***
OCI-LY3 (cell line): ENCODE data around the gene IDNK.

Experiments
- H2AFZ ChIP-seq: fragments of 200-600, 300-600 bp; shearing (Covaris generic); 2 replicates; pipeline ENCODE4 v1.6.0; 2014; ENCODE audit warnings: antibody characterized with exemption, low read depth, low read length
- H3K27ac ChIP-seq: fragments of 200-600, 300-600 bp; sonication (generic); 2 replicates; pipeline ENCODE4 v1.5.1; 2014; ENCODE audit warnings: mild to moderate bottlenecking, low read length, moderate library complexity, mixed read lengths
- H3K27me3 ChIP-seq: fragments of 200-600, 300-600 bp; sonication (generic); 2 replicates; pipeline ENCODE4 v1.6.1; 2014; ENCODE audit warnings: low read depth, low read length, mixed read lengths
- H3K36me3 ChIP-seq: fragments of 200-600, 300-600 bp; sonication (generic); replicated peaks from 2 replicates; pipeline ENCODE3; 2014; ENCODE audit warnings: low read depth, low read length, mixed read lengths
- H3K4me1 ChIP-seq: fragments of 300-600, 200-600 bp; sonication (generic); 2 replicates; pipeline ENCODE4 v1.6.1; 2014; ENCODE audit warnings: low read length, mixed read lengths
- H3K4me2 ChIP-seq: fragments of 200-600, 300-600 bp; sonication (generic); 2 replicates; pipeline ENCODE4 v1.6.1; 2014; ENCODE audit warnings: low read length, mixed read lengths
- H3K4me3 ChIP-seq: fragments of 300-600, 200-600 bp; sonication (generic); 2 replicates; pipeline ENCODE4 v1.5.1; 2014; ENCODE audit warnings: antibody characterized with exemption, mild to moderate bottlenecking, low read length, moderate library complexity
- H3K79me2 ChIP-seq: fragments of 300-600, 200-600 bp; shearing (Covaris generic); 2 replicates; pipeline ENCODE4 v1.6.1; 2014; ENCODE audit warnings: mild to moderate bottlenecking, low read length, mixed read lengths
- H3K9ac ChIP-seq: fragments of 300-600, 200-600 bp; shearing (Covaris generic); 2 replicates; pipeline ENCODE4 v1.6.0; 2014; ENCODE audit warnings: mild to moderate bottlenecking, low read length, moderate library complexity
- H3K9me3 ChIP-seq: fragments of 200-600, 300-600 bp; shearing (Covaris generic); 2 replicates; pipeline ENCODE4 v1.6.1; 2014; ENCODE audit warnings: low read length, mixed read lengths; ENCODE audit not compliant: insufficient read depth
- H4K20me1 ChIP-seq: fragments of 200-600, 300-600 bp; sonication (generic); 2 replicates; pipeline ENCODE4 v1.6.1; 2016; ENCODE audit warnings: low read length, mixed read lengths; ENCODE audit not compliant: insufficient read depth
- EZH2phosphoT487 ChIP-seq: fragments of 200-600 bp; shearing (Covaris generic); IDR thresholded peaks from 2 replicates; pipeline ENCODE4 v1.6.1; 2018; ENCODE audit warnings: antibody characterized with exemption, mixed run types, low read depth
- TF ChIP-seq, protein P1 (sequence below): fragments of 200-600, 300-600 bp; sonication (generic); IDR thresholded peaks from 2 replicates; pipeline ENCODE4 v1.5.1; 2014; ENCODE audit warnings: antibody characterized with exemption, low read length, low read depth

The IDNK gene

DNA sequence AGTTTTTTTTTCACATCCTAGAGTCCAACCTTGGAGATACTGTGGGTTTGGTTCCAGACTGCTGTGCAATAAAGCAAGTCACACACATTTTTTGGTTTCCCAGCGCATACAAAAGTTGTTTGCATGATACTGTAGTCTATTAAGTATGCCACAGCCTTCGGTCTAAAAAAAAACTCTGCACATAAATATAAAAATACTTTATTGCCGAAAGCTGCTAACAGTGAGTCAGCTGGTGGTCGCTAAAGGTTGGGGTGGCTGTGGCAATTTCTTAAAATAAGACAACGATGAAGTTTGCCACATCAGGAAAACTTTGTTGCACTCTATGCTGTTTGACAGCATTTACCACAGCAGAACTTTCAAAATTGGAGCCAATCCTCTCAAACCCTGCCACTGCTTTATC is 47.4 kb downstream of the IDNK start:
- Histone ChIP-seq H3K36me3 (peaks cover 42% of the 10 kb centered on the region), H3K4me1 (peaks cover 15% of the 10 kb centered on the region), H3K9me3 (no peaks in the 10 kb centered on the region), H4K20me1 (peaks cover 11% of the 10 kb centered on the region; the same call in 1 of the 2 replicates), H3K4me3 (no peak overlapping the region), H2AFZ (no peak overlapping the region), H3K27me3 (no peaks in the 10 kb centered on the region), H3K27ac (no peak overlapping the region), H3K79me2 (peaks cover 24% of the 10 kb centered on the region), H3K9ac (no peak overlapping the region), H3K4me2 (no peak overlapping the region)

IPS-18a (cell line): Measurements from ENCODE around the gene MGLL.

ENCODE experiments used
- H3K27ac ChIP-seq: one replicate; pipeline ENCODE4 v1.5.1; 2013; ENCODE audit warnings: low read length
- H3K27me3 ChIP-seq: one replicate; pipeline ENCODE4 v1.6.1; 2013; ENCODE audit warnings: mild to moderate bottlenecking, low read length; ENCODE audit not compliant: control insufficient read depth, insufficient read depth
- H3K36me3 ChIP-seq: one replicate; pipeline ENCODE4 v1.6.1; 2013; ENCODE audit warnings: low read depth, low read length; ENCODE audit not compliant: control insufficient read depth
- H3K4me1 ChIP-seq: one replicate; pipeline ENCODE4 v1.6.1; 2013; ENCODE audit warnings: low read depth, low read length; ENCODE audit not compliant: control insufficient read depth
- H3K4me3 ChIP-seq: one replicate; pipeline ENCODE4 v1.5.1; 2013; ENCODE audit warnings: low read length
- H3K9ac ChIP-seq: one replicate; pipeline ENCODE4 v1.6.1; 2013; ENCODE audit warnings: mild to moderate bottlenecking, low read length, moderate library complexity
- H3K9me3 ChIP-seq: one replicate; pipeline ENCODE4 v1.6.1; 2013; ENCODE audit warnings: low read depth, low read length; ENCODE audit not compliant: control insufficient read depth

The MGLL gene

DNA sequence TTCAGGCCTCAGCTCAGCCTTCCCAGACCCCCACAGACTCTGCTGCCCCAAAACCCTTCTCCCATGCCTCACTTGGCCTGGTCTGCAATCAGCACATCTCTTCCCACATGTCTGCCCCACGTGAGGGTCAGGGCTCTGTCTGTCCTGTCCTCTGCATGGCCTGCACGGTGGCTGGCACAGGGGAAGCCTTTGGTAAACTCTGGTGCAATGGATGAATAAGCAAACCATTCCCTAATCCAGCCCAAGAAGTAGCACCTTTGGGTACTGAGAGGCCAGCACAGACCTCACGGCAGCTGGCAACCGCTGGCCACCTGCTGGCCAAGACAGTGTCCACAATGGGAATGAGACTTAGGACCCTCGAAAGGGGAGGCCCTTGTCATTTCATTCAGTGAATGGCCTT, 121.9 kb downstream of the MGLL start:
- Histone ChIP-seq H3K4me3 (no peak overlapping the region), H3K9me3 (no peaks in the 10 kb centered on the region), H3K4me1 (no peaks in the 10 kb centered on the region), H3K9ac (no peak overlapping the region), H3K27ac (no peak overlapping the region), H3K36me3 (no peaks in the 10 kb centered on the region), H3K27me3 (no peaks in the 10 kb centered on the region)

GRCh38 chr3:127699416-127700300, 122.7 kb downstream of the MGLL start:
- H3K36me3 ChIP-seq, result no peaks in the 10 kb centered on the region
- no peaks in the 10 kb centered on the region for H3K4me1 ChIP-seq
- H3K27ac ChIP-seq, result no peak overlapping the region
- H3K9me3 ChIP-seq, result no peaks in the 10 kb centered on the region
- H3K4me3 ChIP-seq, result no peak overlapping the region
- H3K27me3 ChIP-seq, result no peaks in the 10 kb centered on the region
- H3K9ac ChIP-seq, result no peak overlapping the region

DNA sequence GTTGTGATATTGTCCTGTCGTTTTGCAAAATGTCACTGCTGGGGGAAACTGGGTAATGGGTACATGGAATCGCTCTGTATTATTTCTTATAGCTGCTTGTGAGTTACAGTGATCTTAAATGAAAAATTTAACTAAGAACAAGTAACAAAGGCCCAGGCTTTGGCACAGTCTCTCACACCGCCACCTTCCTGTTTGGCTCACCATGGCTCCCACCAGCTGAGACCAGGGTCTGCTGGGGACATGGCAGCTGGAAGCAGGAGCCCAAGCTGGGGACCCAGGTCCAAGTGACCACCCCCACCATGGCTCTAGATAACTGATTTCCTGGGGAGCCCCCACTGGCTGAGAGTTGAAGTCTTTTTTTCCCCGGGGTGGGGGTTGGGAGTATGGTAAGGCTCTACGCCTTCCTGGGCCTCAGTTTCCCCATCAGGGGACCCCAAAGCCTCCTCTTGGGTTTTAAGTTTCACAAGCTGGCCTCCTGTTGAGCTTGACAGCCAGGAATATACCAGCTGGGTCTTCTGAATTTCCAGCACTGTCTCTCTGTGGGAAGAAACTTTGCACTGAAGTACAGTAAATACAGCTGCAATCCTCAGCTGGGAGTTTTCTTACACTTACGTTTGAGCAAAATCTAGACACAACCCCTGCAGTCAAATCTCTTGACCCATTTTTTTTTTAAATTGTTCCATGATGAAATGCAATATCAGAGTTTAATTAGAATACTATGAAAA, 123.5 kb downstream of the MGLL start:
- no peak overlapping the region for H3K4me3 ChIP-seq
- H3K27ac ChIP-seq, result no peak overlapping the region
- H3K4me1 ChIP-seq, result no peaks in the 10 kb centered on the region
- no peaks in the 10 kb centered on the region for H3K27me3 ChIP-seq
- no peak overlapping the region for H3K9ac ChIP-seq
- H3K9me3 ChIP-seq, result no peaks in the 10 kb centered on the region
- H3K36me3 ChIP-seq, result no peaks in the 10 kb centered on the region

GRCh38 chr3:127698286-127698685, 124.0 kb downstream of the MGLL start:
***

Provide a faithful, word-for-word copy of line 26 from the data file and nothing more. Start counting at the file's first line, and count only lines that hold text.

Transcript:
- H3K9ac ChIP-seq: one replicate; pipeline ENCODE4 v1.6.1; 2013; ENCODE audit warnings: mild to moderate bottlenecking, low read length, moderate library complexity